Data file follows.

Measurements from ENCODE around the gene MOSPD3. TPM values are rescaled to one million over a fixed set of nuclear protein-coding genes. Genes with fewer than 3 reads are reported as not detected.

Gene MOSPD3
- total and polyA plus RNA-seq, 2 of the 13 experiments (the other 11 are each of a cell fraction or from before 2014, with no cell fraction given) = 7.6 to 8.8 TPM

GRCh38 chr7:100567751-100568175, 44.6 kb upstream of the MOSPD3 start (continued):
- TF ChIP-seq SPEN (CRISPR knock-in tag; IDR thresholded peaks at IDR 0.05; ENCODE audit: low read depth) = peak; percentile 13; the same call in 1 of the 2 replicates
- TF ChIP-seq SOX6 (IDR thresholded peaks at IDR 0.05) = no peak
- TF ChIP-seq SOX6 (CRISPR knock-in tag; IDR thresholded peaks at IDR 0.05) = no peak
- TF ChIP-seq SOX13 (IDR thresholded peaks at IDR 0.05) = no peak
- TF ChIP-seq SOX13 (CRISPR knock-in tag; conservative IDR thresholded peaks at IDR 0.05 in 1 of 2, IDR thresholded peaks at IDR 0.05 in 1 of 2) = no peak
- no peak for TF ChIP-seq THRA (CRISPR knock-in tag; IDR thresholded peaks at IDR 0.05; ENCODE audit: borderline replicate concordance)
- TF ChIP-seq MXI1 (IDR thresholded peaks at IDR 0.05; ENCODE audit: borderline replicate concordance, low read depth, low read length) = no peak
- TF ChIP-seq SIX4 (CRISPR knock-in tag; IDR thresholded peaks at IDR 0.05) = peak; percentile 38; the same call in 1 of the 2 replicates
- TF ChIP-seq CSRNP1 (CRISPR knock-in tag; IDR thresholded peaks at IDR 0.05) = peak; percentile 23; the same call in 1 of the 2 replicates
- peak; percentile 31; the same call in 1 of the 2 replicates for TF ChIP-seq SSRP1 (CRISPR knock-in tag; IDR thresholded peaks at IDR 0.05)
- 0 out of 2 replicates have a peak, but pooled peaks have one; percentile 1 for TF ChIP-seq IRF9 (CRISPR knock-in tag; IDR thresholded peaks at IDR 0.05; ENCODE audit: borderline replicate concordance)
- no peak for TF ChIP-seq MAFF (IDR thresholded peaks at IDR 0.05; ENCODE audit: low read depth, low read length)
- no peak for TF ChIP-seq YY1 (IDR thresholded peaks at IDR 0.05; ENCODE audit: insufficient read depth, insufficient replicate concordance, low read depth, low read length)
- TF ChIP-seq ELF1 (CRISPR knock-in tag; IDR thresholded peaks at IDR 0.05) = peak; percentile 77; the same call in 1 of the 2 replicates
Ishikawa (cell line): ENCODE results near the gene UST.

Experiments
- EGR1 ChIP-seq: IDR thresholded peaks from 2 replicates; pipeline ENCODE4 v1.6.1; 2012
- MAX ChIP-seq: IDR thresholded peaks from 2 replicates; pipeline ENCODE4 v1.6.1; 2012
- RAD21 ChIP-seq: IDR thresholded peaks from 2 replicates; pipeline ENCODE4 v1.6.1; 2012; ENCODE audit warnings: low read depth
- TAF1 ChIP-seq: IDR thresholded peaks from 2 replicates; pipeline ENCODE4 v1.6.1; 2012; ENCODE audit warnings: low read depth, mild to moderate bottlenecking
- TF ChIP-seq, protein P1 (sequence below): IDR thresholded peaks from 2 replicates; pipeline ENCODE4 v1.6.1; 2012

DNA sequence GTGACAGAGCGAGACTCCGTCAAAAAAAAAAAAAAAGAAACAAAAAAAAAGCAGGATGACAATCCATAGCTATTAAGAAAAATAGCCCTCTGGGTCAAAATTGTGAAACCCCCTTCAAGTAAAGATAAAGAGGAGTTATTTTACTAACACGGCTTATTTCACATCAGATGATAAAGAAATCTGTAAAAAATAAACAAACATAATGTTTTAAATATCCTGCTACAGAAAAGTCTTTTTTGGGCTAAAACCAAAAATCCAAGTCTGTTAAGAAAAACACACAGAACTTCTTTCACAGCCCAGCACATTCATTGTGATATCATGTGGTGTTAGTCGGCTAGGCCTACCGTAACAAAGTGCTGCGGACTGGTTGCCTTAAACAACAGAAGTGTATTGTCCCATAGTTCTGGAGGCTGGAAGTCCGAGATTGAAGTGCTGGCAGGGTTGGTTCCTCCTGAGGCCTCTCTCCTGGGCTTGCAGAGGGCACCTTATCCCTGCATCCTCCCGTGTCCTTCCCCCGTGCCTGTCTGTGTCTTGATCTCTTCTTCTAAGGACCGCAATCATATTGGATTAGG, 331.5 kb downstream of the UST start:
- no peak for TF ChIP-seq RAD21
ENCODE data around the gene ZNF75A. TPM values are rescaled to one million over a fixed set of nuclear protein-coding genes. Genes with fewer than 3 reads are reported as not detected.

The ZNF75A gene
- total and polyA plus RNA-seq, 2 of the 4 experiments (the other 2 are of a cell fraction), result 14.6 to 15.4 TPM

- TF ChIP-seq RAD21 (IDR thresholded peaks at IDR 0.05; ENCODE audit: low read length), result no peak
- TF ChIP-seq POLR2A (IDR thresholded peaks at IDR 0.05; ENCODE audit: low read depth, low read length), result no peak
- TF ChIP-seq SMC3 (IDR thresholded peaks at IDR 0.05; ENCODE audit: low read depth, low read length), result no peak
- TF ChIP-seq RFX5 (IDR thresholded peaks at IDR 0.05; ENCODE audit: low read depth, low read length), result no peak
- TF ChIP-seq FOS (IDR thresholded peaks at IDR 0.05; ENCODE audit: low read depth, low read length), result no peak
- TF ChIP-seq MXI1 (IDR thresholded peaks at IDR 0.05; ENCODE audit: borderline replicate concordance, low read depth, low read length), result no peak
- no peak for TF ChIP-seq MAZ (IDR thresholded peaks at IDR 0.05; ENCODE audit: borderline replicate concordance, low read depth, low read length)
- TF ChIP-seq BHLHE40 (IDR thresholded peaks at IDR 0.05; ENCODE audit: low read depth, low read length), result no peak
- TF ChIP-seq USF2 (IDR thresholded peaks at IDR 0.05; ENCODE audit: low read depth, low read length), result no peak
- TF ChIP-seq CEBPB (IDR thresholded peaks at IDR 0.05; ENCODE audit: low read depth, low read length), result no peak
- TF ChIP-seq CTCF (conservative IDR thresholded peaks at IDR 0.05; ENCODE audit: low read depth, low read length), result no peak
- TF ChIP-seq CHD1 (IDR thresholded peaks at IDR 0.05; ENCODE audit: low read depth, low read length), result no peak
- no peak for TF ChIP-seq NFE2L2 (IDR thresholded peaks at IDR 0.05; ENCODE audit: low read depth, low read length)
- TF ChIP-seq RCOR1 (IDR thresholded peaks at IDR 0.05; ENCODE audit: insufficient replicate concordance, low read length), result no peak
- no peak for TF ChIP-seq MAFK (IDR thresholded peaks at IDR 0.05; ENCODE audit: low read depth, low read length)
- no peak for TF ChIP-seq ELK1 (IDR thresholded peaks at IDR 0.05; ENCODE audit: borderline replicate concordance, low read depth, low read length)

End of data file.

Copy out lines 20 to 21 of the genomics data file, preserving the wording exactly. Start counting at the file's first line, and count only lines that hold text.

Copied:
Experiments
- EGR1 ChIP-seq: IDR thresholded peaks from 2 replicates; pipeline ENCODE4 v1.6.1; 2012